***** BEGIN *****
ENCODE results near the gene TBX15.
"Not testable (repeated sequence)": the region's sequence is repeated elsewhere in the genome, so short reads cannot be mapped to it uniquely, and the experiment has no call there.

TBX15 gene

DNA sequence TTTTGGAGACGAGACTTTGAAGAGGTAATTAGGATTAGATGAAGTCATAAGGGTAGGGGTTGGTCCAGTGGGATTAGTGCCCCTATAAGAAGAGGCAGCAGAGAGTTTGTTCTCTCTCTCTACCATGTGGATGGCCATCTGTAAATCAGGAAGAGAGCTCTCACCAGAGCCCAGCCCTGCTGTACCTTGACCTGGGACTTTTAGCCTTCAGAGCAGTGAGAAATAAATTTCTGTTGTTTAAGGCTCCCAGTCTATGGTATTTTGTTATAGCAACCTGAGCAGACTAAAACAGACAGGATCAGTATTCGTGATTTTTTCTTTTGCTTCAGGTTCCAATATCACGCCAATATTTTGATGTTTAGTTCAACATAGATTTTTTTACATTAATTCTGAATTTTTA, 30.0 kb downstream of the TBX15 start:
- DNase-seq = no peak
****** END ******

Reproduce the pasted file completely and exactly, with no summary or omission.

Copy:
ENCODE results near the gene TBX15.
"Not testable (repeated sequence)": the region's sequence is repeated elsewhere in the genome, so short reads cannot be mapped to it uniquely, and the experiment has no call there.

TBX15 gene

DNA sequence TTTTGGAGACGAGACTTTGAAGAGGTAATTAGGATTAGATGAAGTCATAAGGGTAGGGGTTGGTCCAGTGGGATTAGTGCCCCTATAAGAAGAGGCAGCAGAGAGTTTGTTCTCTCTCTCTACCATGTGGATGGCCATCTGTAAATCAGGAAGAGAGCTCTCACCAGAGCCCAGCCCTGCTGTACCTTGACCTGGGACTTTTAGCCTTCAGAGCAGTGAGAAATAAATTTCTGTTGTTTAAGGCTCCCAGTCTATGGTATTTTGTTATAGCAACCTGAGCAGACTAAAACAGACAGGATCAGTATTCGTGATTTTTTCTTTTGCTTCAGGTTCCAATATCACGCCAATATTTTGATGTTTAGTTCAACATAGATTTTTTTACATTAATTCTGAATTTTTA, 30.0 kb downstream of the TBX15 start:
- DNase-seq = no peak